spec.vim : Behaviour-driven design/testing for VIM script
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|This plugin provides a small set of commands to facilitate
behaviour-driven design of vim plugins. It basically consists of two
spec ... BDD-related commands
should ... Convenience functions for testing
According to BDD theory, you are supposed to write a specification first
and then make the code fulfill that specification. If you don't believe
in BDD, you could also think of spec.vim as a more convenient approach
to unit testing.
An example specification could look like this:
SpecBegin 'title': 'Foo', 'sfile': 'autoload/foo.vim'
It should add numbers.
Should be equal foo#Add(1, 2), 3
It should not add values of incompatible types.
Should throw something 'foo#Add("1", 2)'
Specification scripts basically are normal vim scripts but must be run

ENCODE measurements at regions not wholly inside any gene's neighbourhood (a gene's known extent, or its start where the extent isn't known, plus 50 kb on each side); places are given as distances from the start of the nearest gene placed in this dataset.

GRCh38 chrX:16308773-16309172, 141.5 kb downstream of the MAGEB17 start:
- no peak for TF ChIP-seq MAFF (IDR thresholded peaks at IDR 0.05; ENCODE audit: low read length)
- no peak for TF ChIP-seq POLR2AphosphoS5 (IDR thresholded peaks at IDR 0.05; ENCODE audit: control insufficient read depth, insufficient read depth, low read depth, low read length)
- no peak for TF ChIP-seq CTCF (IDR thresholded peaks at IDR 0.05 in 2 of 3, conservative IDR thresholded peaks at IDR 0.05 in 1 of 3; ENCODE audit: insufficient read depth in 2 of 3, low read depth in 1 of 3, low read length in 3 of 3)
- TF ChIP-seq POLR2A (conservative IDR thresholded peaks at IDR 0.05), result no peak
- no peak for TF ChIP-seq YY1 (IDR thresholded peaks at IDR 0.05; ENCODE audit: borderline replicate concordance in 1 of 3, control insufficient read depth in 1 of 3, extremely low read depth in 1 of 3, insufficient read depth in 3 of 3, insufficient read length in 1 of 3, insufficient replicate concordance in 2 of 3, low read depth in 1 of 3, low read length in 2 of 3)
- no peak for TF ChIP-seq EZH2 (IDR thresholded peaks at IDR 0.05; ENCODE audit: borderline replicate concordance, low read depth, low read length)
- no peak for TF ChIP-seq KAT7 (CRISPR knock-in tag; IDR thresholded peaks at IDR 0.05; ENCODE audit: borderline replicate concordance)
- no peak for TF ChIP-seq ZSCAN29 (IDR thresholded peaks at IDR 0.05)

by the |:Spec| command.
Run one or more specification files.
PATH can be either a file or a directory.
Each specification file should contain a :SpecBegin command that defines
the title, and optionally the script context, before/after commands, the
contents of a scratch buffer, option sets etc.
:SpecBegin [ARGUMENTS AS INNER DICTIONNARY]
Establish the environment for the current specification.
Known keys for ARGUMENTS:
title ... The test's title.
file ... The script context.
before ... Code to be run before each test
after ... Code to be run after each test
scratch ... Run spec in scratch buffer
cleanup ... A list of function names that will be removed
options ... Run the spec against different option sets
|Edit the vba file and type: >
See :help vimball for details. If you have difficulties or use vim 7.0,
please make sure, you have the current version of vimball
(vimscript #1502) installed or update your runtime.
Optional: Some "should"-functions require tlib (vimscript #1863) to be installed.
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||- Display a message after having run all specs
- Raise an error when :SpecBegin is not called in a spec context (i.e. via the :Spec command)